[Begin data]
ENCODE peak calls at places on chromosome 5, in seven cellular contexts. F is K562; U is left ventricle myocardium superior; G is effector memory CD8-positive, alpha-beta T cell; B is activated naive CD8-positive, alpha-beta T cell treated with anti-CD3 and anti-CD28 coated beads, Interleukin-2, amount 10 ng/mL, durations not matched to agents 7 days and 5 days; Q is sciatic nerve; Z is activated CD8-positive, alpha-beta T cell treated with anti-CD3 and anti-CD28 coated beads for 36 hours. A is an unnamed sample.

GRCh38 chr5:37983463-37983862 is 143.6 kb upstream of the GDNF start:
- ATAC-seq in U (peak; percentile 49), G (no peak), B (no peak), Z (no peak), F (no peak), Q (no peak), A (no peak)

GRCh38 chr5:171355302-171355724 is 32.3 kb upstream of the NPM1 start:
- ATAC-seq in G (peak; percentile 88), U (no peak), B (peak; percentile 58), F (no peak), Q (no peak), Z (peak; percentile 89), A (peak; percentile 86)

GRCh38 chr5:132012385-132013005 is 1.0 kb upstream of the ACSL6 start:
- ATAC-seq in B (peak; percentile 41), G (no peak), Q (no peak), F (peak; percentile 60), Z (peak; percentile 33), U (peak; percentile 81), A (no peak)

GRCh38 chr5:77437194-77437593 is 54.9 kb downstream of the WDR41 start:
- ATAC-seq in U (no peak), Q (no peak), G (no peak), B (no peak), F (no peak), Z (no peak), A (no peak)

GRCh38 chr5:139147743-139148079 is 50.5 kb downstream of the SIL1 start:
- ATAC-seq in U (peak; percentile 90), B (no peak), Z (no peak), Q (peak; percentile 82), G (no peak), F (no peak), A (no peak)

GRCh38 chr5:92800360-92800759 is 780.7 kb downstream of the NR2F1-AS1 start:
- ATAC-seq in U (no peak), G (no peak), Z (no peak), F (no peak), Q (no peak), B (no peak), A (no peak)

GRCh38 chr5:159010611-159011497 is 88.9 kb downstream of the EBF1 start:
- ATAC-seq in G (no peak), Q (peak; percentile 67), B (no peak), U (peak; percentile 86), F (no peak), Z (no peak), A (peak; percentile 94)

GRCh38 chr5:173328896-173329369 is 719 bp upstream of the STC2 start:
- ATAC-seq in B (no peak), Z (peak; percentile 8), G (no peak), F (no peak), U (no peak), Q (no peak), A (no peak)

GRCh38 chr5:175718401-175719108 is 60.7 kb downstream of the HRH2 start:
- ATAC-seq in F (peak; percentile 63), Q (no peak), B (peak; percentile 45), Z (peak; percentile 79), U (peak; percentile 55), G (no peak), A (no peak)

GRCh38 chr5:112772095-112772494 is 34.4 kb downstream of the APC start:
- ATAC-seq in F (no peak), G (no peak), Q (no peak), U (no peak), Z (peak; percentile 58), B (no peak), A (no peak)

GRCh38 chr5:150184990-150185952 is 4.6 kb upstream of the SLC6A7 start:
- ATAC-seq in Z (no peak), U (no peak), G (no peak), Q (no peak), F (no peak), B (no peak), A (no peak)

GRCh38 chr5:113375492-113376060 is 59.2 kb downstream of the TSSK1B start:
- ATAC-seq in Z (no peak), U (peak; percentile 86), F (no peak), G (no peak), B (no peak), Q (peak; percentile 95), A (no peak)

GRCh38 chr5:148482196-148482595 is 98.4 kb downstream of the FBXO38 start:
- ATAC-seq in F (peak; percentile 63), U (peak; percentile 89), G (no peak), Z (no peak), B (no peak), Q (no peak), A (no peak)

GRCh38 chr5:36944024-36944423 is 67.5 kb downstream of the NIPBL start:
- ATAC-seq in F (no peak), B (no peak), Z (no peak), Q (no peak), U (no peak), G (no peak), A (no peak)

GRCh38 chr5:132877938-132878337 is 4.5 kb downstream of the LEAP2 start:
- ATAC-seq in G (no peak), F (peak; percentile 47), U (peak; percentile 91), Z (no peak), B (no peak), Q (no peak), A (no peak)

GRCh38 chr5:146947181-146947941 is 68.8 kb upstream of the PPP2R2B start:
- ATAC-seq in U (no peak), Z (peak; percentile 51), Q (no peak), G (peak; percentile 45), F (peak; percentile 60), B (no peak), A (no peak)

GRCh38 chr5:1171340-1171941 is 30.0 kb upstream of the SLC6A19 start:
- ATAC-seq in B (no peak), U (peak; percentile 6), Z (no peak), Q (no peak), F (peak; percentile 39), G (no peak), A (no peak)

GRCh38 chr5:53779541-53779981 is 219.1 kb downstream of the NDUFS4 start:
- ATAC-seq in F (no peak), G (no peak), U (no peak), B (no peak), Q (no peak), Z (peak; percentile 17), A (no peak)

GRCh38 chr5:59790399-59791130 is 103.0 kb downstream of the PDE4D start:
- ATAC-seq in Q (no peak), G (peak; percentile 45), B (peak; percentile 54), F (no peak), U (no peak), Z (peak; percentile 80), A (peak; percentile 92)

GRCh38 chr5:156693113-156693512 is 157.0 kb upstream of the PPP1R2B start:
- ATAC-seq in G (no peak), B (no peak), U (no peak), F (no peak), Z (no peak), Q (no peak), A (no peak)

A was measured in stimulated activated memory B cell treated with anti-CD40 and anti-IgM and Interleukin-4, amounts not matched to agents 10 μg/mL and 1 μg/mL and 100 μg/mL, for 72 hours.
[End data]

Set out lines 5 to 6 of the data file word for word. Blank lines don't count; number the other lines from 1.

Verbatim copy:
- ATAC-seq in G (peak; percentile 88), U (no peak), B (peak; percentile 58), F (no peak), Q (no peak), Z (peak; percentile 89), A (peak; percentile 86)

GRCh38 chr5:132012385-132013005 is 1.0 kb upstream of the ACSL6 start: